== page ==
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306 Posts; 4,566 Profile Views

Like I stated in the title, I feel 5 patients on day shift on medsurg is too many. I feel like I am in a constant marathon from the time I hit the floor!! And it is STRESSFUL!!! Am I alone in this?......

Not with techs/cnas who can assist you.. but I work in a unit with absolutely no tech, no cnas, and have almost 5 patients on a regular basis. With mostly total care patients, it gets heavy very fast. Our unit secretary/scribe leaves at 4:30pm and the charge nurse much earlier than that. I don't work in the states but I guess I am a wuss also. It is stressful and ok to acknowledge that it is. Just ask your coworkers for help and focus on prioritization

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ArrowRN has 3 years experience as a BSN, RN and specializes in Med Surg, Vascular, E.N.T.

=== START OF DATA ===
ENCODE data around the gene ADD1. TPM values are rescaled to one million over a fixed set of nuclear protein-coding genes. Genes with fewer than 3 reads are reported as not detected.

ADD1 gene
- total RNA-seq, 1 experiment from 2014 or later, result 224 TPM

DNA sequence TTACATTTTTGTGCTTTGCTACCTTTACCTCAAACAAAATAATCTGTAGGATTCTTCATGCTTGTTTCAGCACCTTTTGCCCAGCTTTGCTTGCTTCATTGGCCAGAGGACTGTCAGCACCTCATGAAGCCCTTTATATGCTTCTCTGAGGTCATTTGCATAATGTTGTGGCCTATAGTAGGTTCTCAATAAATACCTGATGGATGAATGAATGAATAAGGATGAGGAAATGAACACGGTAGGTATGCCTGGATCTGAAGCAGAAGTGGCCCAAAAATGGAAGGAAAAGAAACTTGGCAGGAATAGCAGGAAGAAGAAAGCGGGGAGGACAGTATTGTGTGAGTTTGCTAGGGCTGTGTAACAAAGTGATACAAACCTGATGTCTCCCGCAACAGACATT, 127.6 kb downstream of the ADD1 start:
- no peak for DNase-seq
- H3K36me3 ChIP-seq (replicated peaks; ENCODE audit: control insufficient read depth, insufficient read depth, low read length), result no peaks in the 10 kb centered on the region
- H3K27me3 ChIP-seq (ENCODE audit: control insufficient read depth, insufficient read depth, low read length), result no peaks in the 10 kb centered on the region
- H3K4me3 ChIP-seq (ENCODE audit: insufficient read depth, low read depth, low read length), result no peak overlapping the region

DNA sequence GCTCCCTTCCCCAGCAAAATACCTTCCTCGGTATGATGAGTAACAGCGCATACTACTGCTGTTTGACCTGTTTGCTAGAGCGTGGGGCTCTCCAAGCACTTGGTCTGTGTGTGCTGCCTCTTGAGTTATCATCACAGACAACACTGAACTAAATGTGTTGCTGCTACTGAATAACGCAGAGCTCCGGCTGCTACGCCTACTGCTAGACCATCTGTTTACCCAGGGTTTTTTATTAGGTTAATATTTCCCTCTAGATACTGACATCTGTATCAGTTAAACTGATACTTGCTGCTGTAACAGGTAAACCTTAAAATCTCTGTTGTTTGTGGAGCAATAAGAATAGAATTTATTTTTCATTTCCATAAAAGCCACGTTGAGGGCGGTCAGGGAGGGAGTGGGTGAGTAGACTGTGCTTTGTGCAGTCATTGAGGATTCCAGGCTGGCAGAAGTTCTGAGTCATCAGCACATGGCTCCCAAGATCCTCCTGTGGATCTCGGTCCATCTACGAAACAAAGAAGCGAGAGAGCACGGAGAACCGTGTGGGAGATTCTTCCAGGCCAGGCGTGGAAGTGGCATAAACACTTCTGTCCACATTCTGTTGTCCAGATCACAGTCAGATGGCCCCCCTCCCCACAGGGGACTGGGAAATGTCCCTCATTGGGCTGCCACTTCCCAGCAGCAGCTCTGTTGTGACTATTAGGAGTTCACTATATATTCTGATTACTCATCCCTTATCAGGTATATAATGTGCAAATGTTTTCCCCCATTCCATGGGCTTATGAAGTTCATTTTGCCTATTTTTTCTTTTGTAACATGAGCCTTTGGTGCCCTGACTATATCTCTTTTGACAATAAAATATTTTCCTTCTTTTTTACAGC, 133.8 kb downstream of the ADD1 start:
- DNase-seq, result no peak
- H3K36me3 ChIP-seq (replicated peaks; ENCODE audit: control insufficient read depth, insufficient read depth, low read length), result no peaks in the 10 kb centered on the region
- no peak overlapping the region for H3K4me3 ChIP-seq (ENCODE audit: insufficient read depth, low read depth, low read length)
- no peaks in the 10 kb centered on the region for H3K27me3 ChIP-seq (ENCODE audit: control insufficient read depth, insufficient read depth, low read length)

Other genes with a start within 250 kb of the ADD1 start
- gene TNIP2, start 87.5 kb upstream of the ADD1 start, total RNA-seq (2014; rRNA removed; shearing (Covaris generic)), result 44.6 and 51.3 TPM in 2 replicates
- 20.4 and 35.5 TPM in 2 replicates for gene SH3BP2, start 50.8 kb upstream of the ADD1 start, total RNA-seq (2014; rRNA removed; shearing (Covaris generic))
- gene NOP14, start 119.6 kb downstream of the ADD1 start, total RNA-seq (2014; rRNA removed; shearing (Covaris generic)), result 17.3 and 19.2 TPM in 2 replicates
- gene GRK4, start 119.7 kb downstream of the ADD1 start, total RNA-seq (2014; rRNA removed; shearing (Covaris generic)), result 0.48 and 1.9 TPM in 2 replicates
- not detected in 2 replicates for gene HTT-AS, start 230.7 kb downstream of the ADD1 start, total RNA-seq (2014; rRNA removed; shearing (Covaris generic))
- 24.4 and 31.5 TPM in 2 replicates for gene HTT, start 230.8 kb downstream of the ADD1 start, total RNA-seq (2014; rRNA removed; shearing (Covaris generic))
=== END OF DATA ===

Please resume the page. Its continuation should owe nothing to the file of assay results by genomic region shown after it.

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It really depends on the type of med surg floor you are on and how sick the patients are. For me 5 is just on the edge of tolerable but it takes only 1 patient to turn it to a nightmare. Most hospitals in my area do up to 7...I will stick with my hospital which is union protected and can't assign us to more than 5, if fully staffed my floor gets 4:1 but we are often seem to be short. Reality is you probably won't find a hospital floor in med surg that does less than 5. I did work on one that does 4 patients but it was progressive care...always a trade off. Maybe consider ICU, less patients but more work per patient but it give you that focus, if thats what you looking for.